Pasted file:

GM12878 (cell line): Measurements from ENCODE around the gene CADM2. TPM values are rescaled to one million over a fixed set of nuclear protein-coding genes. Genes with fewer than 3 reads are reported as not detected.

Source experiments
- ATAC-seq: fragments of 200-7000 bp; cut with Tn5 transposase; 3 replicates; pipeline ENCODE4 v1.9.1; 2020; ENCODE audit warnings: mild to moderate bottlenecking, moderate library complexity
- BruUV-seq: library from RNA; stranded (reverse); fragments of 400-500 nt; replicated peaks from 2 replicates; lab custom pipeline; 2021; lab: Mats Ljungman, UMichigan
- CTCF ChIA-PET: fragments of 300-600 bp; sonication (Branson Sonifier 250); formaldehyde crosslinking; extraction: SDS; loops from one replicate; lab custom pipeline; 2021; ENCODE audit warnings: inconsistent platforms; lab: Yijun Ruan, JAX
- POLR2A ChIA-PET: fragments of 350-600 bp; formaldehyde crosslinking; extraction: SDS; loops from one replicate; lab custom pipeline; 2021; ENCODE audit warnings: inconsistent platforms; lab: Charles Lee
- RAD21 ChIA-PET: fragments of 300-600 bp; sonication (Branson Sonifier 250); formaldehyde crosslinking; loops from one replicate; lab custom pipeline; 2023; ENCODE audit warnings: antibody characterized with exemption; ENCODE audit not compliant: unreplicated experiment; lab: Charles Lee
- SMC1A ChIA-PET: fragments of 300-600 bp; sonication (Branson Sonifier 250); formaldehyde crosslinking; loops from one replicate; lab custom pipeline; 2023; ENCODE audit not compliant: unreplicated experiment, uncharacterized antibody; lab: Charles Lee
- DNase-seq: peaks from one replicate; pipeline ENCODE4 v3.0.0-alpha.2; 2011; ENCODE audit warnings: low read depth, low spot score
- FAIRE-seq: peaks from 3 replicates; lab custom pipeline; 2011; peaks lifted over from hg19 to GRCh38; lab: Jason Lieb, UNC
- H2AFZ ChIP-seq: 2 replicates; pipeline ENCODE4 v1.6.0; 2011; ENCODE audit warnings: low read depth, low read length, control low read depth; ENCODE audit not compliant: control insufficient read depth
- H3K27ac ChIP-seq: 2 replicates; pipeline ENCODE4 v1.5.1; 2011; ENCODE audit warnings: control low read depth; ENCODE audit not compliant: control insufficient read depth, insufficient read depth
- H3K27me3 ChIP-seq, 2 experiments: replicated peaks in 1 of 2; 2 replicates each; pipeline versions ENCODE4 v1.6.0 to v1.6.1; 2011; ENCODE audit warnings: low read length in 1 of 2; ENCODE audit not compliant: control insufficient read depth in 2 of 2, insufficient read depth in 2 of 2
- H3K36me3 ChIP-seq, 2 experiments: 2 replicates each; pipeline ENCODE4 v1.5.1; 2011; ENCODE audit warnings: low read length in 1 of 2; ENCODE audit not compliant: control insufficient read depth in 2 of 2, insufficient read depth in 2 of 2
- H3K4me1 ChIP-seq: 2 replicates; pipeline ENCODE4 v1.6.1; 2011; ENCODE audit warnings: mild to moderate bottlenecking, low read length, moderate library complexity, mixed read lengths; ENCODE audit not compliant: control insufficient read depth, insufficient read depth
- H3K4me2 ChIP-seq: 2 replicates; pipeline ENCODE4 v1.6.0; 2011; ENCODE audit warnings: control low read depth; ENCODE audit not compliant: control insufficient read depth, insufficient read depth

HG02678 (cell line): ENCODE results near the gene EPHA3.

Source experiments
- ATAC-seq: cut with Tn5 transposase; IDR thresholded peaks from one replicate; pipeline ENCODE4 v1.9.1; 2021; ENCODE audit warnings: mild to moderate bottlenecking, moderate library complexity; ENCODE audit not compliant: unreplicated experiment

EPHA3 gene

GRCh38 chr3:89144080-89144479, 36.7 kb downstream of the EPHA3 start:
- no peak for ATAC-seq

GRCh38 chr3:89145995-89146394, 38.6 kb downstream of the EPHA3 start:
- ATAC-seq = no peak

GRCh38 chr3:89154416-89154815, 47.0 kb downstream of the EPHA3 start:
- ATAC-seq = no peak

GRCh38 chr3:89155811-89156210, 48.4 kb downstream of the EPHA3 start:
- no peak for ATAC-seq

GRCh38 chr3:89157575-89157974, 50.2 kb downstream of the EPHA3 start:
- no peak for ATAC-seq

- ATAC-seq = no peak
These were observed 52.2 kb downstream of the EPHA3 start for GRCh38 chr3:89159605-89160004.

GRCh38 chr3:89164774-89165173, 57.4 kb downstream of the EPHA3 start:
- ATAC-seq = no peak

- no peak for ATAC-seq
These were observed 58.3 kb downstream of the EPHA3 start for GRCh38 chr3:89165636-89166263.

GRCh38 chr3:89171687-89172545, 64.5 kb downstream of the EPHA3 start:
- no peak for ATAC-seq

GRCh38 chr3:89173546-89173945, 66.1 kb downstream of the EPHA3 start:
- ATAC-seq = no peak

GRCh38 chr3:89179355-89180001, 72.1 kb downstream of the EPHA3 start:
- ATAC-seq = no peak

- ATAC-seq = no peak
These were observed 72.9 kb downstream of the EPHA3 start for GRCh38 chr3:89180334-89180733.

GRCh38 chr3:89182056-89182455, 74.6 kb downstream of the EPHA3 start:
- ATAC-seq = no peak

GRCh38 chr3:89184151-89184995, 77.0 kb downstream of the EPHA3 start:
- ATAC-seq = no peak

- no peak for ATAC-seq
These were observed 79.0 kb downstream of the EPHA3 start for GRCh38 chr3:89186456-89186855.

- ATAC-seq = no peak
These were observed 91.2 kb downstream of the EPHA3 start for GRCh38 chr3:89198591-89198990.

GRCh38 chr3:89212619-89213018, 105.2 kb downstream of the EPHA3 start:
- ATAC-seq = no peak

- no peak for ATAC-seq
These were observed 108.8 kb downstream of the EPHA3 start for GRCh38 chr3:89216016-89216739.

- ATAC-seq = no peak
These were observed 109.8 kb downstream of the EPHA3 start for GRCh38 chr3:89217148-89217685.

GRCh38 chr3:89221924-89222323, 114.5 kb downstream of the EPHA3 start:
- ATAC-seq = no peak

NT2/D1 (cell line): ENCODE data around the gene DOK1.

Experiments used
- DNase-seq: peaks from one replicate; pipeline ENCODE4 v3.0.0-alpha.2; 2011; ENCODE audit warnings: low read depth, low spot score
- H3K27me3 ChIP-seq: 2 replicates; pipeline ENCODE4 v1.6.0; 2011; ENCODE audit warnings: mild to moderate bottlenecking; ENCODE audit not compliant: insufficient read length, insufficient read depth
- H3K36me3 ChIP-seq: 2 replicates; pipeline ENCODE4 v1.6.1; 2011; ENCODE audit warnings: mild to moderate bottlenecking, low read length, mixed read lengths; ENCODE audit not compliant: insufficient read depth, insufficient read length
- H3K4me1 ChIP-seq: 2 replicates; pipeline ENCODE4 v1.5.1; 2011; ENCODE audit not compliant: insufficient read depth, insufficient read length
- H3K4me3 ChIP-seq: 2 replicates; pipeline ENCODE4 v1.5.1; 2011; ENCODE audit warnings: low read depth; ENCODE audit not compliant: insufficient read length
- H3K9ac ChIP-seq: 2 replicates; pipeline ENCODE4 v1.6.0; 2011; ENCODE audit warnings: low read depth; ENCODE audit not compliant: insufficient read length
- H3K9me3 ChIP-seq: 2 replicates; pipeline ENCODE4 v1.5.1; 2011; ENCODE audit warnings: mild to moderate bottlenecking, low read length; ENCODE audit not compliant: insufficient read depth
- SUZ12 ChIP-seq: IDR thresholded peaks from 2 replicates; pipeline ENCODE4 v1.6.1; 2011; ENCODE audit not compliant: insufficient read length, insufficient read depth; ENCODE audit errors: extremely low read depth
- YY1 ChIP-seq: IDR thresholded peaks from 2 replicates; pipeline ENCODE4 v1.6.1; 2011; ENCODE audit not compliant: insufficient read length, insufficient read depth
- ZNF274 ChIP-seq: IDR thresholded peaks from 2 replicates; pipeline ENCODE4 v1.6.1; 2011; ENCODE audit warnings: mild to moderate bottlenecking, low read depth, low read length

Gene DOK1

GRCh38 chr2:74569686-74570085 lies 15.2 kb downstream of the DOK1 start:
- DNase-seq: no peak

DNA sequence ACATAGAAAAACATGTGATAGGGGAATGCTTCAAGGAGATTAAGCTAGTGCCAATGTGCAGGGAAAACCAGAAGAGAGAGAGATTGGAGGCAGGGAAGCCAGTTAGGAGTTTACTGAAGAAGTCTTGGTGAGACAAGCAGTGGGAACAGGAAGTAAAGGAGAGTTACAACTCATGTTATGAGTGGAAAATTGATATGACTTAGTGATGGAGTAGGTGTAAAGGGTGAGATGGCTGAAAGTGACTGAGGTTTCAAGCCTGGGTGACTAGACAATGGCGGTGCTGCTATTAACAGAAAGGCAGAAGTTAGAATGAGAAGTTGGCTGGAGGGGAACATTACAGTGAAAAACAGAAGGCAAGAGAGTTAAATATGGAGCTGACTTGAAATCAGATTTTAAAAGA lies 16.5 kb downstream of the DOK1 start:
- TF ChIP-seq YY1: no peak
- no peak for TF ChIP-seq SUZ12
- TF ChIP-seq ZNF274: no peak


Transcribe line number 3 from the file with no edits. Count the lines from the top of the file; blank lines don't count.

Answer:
- ATAC-seq: fragments of 200-7000 bp; cut with Tn5 transposase; 3 replicates; pipeline ENCODE4 v1.9.1; 2020; ENCODE audit warnings: mild to moderate bottlenecking, moderate library complexity